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HERO (PG-13) (2004)


Official Site

Director: Zhang Yimou

Producers: Bill Kong, Zhang Yimou

Written by: Feng Li, Wang Bin, Zhang Yimou

Cast: Jet Li, Tony Leung Chiu-Wai, Maggie Cheung, Zhang Ziyi, Chen Daoming, Donnie Yen


Film buffs with an axe to grind against Miramax for its acquisition of numerous movies subsequently locked up and unreleased (the Thai western Tears Of The Black Tiger and Abbas Kiarostami’s Through The Olive Trees are just two of its confiscations) have been using Hero against the studio for the past two years—amazingly enough, the gap of time which passed between the film’s domestic release in China in 2002 and August 27, 2004, on which date the film will reluctantly straggle into theaters. Annoyed martial-arts freaks will doubtless already have seen the film on the numerous grey-market DVDs flooding right-thinking alternative video stores for the past year. It’s managed to enter the IMDB’s Top 250 without an official release, but, at the risk of rewarding the studio that has thoroughly mangled the film’s American promotion and distribution, Hero almost certainly plays better in a theater, where Christopher Doyle’s (jump to interview with Doyle) gorgeous widescreen compositions belong.

Promotional garbage aside, Hero is an unexpected departure for Zhang Yimou, once China’s most important director of the Fifth Generation, but increasingly given to treading water after 1999’s Not One Less, with sentimental, innocuous material like The Road Home—an inane, instantly forgettable Zhang Ziyi vehicle—and Happy Times. It began to appear that Zhang, whose films could once regularly count on being banned by the official Chinese government, had given up the struggle in favor of banal, Party-approved fare.

To disprove that, Hero is cerebrally vigorous, formally impeccable fare that, rather than toeing the line, openly endorses, in allegorical format, the totalitarian Chinese regime, a fact that has caused no small amount of discomfort to some politically sensitive viewers. (The Village Voice’s J. Hoberman has compared it to the Nazi propaganda of Leni Riefenstahl.) Its story—about an assassin (Jet Li) who must decide whether or not to kill the King of Qin (Chen) for personal revenge, or spare him to unite the country—makes a case for brutal authority in the name of the popular good. Fans of Zhang’s earlier, more subversive work should be suitably alarmed.

But Hero doesn’t particularly feel like Zhang’s work. It’s arguably equally the work of cinematographer Doyle, the frequent Wong Kar-Wai collaborator who brings his trademark blurred impressionism—all accidental moments of beauty and whatnot—to the party, and even gets to have Wong’s ensemble cast members Tony Leung and Maggie Cheung come along for the ride. Scenes are color-coded—red for falsehood, green for serenity, and so on—for structural effect, but also just for the pleasure of realizing, say, how many different shades of red can be used in one scene, and how good Maggie Cheung’s skin looks against all of them. Visually, the film is untouchable (aside from some of the computer F/X, which are very fake-looking and render some scenes cooler conceptually than in realization).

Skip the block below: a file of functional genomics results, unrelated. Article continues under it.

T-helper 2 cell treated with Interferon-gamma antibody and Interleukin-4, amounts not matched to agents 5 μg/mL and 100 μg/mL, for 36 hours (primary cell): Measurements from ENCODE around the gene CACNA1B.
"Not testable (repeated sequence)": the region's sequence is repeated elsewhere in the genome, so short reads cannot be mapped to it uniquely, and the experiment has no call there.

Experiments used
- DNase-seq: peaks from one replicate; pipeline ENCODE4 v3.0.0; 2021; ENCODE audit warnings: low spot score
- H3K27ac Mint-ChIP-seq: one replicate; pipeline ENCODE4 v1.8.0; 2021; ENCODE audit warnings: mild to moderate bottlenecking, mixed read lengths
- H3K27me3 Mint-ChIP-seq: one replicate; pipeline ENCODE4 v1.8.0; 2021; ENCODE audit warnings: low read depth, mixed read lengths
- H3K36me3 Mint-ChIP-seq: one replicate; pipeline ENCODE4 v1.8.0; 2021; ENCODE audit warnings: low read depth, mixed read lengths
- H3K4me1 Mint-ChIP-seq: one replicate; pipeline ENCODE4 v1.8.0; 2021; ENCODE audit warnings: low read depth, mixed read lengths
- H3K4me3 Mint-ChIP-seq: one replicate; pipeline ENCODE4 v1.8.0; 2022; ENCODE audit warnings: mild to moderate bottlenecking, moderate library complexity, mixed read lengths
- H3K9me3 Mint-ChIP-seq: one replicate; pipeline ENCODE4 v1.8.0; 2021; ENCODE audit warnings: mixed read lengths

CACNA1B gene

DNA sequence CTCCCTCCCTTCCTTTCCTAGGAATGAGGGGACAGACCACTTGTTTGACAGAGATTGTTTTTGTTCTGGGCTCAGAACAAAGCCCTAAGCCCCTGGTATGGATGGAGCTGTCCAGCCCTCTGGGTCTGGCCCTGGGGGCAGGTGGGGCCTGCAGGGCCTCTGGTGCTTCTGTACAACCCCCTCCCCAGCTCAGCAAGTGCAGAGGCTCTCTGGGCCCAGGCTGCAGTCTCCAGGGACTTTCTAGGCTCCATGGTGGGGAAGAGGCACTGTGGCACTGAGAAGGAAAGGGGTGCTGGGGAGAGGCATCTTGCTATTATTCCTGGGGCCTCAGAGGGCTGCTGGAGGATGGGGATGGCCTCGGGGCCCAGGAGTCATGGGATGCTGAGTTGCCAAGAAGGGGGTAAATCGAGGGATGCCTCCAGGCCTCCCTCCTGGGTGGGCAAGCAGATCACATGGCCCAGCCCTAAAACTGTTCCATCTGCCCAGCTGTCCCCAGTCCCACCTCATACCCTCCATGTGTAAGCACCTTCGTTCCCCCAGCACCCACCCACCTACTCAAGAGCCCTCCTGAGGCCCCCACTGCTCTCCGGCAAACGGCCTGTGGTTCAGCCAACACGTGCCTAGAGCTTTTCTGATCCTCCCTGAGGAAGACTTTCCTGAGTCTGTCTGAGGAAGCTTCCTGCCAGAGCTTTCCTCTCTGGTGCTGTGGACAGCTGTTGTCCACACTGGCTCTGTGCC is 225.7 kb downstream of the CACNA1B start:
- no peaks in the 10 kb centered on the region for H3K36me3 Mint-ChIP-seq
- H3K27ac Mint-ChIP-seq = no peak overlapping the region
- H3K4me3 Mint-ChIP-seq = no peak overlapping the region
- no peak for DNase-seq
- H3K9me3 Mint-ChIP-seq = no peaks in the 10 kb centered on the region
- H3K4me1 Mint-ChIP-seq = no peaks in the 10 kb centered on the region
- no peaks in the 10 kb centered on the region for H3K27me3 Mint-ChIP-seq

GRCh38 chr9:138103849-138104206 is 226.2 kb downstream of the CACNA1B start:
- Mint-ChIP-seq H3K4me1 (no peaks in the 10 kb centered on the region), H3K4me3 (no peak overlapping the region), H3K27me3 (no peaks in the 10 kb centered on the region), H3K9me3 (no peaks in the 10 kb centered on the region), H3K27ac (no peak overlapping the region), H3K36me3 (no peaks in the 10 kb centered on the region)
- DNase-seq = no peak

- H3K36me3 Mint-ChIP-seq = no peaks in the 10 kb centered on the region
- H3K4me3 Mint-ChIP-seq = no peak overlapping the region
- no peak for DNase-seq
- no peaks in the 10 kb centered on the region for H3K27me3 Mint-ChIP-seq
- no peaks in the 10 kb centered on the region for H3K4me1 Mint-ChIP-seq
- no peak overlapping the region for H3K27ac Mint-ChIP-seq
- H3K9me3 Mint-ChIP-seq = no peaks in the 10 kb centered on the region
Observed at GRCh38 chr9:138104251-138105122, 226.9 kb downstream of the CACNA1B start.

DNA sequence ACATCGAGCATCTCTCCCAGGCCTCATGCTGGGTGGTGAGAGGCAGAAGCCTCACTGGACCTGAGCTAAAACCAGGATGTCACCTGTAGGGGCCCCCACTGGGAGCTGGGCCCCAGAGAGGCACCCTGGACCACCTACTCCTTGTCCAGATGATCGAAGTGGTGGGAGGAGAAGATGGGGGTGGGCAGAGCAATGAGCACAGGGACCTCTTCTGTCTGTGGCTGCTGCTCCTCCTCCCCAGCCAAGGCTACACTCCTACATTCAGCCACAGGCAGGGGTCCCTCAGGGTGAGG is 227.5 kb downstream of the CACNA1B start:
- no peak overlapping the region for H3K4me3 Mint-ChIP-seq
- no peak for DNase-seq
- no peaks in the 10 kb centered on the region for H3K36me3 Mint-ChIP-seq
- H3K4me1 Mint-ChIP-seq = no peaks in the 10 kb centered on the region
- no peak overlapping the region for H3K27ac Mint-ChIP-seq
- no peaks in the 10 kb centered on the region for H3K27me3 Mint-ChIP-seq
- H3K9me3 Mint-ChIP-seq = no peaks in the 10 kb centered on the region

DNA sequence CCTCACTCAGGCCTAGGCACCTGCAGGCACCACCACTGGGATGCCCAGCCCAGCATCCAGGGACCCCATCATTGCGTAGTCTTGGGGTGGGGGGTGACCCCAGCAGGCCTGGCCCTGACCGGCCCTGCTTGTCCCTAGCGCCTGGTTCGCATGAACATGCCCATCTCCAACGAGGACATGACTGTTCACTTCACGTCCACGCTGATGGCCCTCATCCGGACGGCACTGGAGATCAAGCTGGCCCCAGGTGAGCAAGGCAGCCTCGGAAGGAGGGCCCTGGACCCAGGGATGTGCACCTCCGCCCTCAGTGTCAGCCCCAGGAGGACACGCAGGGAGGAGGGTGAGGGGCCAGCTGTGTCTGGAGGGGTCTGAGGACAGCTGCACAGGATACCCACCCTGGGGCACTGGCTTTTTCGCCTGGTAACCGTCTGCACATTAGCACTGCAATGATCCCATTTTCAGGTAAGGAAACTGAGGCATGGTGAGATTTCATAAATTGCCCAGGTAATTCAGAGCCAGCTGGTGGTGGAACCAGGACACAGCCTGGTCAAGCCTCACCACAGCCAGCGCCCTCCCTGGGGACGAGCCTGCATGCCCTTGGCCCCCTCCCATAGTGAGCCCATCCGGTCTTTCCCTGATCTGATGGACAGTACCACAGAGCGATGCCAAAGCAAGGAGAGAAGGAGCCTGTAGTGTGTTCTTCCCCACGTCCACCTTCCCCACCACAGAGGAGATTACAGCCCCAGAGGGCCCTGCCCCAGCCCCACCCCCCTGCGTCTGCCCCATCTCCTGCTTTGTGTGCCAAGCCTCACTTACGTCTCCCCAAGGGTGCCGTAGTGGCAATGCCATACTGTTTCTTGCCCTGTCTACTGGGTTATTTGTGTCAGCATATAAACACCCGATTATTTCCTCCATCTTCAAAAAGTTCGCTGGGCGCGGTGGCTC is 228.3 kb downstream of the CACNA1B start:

Structurally, it’s as twisty as Memento, constantly revising what’s come before through the eyes of different narrators. Even though there are only two, there are at least three versions of each sequence to be told, and sometimes more. (All of this takes place without the thespian help of Jet Li, as blank and humorless as ever.) All this, however, runs counter to the strains of, alternately, swooning romanticism and patriotism which overlap uneasily throughout the film. Even here, amazingly, Miramax has managed to mess up the subtitles—viewers should know that the phrase which becomes a virtual mantra for the last half hour, guiding everyone’s actions, is not “Our Land,” but “All Under Heaven.” It seems like there’s something missing in all the unhappy lovers’ alternate destinies; maybe it’s the impact that Miramax managed to cut out in the 11 minutes’ difference between the Chinese and American versions of the film, although the film seems too cerebral to sustain any romantic current either way.

Between its expert fight choreography and gorgeous visuals, Hero more than sustains interest. But though it’s heartening to see Zhang back in fighting form, it’s a little unnerving to contemplate his career’s future now that he’s apparently lost all interest in character studies and careful critiques of contemporary Chinese society in favor of visual kicks and formal games. Fortunately, there’s one beneficial side-effect from Miramax’s delay of the film’s release: In just a few months, viewers will get to see Zhang’s follow-up from this year, House Of Flying Daggers, promptly released by Sony Pictures Classics, and see for themselves where he’s going.

—Vadim Rizov

hybridCinema Ratings Guide:

Take a pal and pay full price for both tickets.

Itís worth a full-price ticket.

Itís worth a matinee ticket.

Wait for video rental.

Check out the video from the library, if you must.

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